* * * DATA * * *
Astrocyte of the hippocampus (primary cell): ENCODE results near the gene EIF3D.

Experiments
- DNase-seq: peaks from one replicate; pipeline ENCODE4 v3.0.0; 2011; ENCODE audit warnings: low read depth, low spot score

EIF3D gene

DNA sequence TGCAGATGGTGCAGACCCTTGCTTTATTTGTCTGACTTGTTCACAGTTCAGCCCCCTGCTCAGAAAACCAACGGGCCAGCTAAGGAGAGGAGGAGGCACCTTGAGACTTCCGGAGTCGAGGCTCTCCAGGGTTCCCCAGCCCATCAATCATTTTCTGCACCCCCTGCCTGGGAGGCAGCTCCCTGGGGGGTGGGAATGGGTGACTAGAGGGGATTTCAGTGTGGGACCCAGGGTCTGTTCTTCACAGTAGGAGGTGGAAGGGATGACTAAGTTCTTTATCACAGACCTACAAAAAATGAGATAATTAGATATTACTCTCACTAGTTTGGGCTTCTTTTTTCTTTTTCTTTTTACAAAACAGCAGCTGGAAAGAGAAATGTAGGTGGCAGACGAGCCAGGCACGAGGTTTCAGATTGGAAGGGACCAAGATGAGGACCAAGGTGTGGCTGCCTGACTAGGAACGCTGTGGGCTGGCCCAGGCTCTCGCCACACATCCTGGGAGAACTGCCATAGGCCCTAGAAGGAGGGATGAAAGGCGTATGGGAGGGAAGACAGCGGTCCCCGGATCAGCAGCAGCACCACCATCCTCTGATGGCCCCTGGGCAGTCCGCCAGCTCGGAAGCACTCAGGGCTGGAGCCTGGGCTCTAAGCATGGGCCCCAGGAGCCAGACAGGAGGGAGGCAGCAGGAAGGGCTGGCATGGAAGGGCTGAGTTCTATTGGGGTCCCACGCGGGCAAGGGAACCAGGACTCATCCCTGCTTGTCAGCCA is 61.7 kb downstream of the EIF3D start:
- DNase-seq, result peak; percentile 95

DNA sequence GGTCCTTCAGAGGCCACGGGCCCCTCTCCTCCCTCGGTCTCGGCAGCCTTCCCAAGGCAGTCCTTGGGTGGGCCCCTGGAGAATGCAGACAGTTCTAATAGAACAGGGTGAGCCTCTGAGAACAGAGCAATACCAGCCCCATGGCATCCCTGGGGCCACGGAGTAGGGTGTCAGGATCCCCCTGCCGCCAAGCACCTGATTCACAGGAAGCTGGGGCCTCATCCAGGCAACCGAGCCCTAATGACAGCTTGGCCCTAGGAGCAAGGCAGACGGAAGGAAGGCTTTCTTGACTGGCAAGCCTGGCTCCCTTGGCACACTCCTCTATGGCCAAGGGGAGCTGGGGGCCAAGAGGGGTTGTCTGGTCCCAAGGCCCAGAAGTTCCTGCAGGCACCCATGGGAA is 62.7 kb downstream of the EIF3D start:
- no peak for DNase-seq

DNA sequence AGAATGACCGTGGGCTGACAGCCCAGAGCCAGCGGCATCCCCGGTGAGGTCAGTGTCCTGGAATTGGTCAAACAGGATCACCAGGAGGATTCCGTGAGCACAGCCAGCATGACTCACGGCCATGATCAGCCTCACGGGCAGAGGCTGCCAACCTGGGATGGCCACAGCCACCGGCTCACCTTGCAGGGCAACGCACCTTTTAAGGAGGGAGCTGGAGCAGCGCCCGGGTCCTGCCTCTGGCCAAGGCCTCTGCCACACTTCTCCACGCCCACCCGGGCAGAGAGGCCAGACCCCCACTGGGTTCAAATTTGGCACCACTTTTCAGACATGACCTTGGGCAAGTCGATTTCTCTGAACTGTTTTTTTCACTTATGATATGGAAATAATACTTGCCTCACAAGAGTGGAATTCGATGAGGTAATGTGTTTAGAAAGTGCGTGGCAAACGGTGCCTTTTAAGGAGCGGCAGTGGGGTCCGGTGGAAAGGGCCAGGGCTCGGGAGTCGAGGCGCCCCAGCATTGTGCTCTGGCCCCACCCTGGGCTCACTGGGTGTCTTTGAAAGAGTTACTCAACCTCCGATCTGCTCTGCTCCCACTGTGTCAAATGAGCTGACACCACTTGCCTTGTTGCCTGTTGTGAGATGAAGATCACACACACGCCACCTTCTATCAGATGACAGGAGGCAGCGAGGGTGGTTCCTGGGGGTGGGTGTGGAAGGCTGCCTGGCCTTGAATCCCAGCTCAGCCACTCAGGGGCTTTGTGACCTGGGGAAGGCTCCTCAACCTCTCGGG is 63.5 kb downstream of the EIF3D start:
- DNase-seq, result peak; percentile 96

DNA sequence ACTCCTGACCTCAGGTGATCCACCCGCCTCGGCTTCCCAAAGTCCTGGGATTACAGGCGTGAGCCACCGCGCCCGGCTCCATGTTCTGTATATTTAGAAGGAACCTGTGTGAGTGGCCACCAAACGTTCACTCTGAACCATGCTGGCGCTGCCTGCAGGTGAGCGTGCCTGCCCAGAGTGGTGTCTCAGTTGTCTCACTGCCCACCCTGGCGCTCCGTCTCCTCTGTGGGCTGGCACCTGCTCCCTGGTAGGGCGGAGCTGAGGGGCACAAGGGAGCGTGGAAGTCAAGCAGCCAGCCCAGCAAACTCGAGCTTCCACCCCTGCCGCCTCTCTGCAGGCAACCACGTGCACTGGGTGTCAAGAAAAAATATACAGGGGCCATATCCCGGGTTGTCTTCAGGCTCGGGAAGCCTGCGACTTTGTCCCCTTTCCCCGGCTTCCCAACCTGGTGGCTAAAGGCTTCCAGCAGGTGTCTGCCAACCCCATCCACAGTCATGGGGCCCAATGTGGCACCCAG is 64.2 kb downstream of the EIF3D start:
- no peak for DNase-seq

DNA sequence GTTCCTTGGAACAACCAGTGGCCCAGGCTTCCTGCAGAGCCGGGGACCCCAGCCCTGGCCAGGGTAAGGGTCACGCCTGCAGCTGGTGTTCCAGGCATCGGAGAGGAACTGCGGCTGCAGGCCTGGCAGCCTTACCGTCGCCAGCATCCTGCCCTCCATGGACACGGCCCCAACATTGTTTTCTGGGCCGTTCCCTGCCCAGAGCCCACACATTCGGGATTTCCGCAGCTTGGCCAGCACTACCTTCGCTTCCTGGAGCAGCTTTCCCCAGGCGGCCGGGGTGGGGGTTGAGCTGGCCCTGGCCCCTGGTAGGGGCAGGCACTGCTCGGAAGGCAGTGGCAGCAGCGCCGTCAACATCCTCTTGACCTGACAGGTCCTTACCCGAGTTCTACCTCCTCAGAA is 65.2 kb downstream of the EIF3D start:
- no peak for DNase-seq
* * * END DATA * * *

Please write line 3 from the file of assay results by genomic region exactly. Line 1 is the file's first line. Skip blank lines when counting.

- DNase-seq: peaks from one replicate; pipeline ENCODE4 v3.0.0; 2011; ENCODE audit warnings: low read depth, low spot score